• Genre(s): picture book
  • Recommended for: PreS-Grade 2
  • Themes: retelling, Three Billy Goats Gruff, trolls, Spanish, kindness, bridges, folklore, shapes, appearances, first impressions

At the Pond by Geraldo Valério

On a dull gray day, a boy puts his dog on a leash and they walk to a shimmering pond where snowy white swans swim freely. One of the swans invites the boy and dog for a ride. They climb on its back and sail into a stunningly beautiful landscape, dotted with wildflowers, spoonbills and ibises. Foxes, rabbits and deer appear in this paradise, then butterflies and even bigger, more beautiful flowers. The boy unleashes his dog on shore, and the dog bounds off to play.

Now the boy wraps his arms around the swan’s neck — he has a new friend. But when he puts the leash on the swan, the sky turns stormy gray, the water becomes turbulent, and the other swans fly away. Both the boy and swan are miserable, until the boy realizes he must free his friend. When he drops the leash into the pond, warm color fills their world and they return to where the boy’s dog happily awaits him.

Kirkus starred.

  • Genre(s): wordless picture book
  • Recommended for: PreS-Grade 2
  • Themes: pets, nature, dogs, friendship

Window by Marion Arbona

A young girl is walking home from school in a big city. As she gazes up at window after window in the buildings on her route – all different shapes and sizes – she imagines the most fantastic goings-on behind each one, which we can see by opening the gatefold. A tropical jungle. A whale in a bathtub. Vampires playing badminton. Her fantasies know no bounds. Until, behind the very last window, we discover the girl back home in her own room, where the toys surrounding her look strangely familiar.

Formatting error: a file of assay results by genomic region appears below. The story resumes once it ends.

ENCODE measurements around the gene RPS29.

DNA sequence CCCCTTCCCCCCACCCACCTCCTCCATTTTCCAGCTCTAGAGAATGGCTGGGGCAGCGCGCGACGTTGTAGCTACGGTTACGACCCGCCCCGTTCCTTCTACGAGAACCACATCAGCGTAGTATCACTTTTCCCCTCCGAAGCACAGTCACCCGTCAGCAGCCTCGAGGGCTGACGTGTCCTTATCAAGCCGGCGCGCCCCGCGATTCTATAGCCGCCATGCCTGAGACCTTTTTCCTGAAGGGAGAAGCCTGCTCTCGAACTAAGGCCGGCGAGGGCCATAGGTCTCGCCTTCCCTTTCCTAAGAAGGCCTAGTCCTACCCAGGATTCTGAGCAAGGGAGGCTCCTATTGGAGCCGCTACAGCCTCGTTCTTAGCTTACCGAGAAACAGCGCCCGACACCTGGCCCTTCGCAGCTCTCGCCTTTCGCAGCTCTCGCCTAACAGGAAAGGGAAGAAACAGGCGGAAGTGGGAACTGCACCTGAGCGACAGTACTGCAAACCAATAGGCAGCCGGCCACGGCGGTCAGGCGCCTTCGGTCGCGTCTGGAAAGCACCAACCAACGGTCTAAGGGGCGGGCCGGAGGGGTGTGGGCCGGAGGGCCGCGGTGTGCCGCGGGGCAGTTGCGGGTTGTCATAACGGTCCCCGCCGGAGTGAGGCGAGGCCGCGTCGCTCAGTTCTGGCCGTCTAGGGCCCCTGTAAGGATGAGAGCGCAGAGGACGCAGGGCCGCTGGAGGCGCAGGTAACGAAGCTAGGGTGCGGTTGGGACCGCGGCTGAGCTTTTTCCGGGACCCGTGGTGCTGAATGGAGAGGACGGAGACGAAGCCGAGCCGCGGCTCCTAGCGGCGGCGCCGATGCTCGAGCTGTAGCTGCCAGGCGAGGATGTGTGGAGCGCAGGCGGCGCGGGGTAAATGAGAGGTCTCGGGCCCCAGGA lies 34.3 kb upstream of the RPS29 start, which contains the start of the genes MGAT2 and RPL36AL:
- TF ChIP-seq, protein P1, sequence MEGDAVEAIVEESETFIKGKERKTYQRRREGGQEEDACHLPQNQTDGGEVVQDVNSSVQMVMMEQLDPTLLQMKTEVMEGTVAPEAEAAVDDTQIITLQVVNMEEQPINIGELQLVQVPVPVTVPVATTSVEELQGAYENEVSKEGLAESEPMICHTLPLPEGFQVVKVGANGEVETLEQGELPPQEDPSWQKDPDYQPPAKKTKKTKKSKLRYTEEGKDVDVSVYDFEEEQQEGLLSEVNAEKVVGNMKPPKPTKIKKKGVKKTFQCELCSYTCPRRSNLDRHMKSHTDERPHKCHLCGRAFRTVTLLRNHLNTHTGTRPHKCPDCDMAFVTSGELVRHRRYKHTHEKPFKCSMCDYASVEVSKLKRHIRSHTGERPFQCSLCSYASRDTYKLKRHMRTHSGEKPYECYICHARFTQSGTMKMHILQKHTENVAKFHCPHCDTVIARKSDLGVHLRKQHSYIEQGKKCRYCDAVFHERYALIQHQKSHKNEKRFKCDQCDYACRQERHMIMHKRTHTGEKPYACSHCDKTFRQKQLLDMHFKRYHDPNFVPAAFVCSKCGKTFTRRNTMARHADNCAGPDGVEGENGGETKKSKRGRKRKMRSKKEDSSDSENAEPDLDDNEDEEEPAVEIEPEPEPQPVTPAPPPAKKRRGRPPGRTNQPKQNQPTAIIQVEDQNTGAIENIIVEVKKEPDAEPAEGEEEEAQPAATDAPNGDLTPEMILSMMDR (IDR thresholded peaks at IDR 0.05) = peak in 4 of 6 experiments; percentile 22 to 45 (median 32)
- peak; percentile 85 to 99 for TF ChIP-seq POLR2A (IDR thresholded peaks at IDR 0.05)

This highly original wordless picture book by Marion Arbona is a celebration of curiosity and imagination that is sure to inspire a sense of wonder in readers of all ages. There are thirteen windows to open in all, and each scene is intricately drawn in black and white and packed with level upon level of extraordinary details to explore: a gathering of gnomes, a deep-sea diver under water, a collection of masks, small cars that drive up the walls. In a special touch, each window contains a clue to what’s behind it – for example, a plant on the ledge of the window that opens to the jungle, and a window shaped like a porthole that reveals the whale in a bathtub.

Kirkus starred.

  • Genre(s): wordless picture book
  • Recommended for: PreS-Grade 2
  • Themes: windows, imagination, observation, toys

When My Brother Gets Home by Tom Lichtenheld

A younger sister impatiently awaits her older brother’s return from school. As his bus draws closer, she imagines all the fantastical adventures that await them. From climbing Mt. Kilimanjaro in the playground to building a cardboard castle, every adventure, large or small, is more fun…when my brother gets home.

Kirkus starred.

  • Genre(s): picture book
  • Recommended for: PreS-Grade 2
  • Themes: siblings, brothers and sisters, adventures, imagination




Product categories


Leave a Comment

Your email address will not be published.

  • Sign up
Lost your password? Please enter your username or email address. You will receive a link to create a new password via email.